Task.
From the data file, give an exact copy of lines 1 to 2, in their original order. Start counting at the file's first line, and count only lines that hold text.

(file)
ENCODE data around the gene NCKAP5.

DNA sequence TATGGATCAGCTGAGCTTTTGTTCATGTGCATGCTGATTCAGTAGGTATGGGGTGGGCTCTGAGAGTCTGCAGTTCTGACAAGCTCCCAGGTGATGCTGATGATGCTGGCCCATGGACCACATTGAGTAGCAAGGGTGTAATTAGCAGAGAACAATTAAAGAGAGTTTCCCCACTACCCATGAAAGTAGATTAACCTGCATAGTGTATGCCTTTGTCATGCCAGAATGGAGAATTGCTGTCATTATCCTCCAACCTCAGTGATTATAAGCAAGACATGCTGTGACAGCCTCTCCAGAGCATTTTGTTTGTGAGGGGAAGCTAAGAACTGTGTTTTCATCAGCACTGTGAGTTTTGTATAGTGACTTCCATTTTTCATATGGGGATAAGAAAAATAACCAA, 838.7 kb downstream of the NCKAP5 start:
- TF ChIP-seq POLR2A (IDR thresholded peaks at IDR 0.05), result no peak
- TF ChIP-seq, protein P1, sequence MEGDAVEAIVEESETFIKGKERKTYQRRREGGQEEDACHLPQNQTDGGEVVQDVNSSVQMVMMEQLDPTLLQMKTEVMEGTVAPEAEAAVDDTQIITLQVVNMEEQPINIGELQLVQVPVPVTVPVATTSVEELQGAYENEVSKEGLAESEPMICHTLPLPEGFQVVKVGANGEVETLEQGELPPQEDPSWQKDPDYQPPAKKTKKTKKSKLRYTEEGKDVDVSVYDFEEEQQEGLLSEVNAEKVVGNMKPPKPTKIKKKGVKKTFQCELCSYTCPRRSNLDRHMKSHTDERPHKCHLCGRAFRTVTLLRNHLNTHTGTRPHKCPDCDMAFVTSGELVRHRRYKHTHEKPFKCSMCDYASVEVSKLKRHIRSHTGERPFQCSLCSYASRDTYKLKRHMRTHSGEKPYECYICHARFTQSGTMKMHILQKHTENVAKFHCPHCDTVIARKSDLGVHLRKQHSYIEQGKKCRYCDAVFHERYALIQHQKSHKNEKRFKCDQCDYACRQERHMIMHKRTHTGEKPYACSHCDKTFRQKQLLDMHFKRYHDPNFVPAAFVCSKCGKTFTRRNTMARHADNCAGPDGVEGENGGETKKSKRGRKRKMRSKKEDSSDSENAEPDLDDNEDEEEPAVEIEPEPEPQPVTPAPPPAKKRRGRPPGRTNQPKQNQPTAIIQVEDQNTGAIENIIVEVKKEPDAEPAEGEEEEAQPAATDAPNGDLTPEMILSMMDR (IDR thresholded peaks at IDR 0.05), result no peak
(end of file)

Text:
ENCODE data around the gene NCKAP5.

DNA sequence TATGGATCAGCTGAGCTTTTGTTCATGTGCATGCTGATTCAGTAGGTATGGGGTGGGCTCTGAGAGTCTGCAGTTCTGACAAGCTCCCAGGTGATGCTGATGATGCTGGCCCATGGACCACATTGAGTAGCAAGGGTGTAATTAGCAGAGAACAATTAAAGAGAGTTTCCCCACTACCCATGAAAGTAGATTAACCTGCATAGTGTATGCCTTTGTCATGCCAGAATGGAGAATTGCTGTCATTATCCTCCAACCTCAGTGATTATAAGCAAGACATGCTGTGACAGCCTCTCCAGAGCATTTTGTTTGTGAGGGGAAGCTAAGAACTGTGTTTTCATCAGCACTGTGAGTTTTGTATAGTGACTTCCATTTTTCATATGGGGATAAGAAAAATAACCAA, 838.7 kb downstream of the NCKAP5 start: